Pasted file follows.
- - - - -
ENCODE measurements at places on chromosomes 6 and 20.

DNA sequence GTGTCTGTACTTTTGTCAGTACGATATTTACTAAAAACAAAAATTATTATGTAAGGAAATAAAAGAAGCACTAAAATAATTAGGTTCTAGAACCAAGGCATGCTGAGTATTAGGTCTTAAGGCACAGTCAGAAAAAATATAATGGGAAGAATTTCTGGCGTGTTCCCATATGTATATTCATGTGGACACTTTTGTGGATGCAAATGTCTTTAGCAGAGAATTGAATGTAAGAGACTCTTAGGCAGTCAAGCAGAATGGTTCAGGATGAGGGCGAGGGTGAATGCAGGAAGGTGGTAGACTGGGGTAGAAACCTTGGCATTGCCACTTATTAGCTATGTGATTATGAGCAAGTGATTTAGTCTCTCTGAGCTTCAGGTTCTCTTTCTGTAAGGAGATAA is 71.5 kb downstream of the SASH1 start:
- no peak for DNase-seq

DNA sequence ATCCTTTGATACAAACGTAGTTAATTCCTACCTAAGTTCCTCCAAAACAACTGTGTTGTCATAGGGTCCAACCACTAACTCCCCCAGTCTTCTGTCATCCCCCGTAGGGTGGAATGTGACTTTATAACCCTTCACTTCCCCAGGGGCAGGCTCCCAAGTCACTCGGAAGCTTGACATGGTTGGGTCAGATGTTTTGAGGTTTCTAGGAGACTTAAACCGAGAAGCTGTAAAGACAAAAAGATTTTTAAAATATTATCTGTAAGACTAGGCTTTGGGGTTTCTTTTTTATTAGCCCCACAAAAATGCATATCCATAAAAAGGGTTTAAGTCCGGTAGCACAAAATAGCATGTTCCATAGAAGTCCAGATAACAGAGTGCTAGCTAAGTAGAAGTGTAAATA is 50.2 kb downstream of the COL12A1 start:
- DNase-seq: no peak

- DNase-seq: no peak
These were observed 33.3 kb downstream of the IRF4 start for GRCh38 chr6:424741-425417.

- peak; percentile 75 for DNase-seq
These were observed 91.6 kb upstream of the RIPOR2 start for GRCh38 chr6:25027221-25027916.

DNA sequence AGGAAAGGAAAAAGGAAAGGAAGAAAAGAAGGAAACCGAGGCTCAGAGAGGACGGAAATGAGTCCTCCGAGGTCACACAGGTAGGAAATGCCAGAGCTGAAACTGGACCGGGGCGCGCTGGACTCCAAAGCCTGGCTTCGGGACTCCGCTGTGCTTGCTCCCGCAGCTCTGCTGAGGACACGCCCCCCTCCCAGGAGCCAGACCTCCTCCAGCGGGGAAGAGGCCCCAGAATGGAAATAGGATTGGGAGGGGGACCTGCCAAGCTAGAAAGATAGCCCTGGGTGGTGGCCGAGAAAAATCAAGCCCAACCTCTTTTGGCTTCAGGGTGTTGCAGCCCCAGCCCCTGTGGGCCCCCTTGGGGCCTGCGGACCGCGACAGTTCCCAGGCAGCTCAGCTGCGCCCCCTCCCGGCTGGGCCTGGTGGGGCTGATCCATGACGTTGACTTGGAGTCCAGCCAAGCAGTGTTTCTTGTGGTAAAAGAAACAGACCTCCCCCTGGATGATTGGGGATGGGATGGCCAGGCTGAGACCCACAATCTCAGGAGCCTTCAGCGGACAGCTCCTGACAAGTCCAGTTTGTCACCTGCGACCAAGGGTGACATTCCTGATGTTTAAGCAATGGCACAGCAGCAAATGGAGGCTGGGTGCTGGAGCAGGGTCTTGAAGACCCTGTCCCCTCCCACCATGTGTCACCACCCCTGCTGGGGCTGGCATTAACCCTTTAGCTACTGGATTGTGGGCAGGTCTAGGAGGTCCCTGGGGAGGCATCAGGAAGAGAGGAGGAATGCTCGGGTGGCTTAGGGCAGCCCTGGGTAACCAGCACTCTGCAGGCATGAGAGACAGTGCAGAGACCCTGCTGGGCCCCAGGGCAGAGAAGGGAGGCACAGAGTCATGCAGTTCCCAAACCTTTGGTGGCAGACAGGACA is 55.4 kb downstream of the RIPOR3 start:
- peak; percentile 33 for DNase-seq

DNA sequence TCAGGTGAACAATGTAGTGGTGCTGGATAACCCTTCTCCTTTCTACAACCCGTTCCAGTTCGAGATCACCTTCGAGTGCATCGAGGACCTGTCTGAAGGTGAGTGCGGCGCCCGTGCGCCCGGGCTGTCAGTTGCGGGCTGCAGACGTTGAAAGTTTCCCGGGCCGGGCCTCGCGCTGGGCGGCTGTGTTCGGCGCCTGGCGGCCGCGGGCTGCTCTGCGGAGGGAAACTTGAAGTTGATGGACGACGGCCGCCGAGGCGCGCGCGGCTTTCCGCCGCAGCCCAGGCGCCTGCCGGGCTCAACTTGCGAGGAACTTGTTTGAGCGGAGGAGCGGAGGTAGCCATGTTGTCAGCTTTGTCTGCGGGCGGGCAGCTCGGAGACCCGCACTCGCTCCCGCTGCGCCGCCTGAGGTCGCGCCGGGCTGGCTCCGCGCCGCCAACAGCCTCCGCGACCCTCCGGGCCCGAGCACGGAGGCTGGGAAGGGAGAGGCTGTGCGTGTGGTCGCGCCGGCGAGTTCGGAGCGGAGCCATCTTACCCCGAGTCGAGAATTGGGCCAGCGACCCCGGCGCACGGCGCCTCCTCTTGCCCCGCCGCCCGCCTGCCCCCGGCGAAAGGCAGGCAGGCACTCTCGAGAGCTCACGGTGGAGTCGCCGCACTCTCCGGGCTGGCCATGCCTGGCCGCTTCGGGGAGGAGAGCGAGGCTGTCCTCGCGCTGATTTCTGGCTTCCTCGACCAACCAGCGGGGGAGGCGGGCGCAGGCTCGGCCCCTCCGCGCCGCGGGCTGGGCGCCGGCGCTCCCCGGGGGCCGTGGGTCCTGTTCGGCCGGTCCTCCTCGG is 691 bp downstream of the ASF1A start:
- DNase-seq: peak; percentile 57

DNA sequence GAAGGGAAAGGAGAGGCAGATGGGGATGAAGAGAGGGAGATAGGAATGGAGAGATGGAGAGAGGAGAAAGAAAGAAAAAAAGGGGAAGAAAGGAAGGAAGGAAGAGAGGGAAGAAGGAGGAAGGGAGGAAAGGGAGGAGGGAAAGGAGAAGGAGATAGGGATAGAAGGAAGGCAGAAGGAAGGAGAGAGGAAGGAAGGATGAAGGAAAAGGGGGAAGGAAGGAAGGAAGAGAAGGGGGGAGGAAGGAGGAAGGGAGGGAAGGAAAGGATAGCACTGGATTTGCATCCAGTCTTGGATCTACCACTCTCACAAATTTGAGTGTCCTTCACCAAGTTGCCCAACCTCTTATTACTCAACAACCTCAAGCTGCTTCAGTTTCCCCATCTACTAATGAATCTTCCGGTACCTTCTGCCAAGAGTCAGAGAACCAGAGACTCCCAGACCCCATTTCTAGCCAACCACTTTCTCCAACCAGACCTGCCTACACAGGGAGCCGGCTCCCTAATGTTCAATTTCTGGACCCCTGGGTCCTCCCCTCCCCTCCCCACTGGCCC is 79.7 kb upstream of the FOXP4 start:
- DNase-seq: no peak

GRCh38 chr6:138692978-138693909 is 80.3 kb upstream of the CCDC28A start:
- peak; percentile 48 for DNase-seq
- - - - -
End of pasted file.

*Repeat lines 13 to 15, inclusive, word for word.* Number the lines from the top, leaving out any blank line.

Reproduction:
- DNase-seq: peak; percentile 57

DNA sequence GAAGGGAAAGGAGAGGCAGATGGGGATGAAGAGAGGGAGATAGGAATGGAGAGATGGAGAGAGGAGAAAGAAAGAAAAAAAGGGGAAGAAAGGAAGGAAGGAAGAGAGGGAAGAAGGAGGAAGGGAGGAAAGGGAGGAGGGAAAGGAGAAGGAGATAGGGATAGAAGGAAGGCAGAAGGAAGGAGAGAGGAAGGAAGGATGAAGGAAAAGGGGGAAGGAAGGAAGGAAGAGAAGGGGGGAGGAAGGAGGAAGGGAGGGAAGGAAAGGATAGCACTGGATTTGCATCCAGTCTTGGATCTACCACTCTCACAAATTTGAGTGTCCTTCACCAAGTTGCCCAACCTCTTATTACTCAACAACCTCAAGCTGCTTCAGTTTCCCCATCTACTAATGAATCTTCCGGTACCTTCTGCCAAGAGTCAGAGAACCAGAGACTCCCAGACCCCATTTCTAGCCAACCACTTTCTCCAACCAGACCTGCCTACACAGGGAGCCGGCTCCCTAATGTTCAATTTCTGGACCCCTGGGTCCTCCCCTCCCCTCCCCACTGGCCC is 79.7 kb upstream of the FOXP4 start:
- DNase-seq: no peak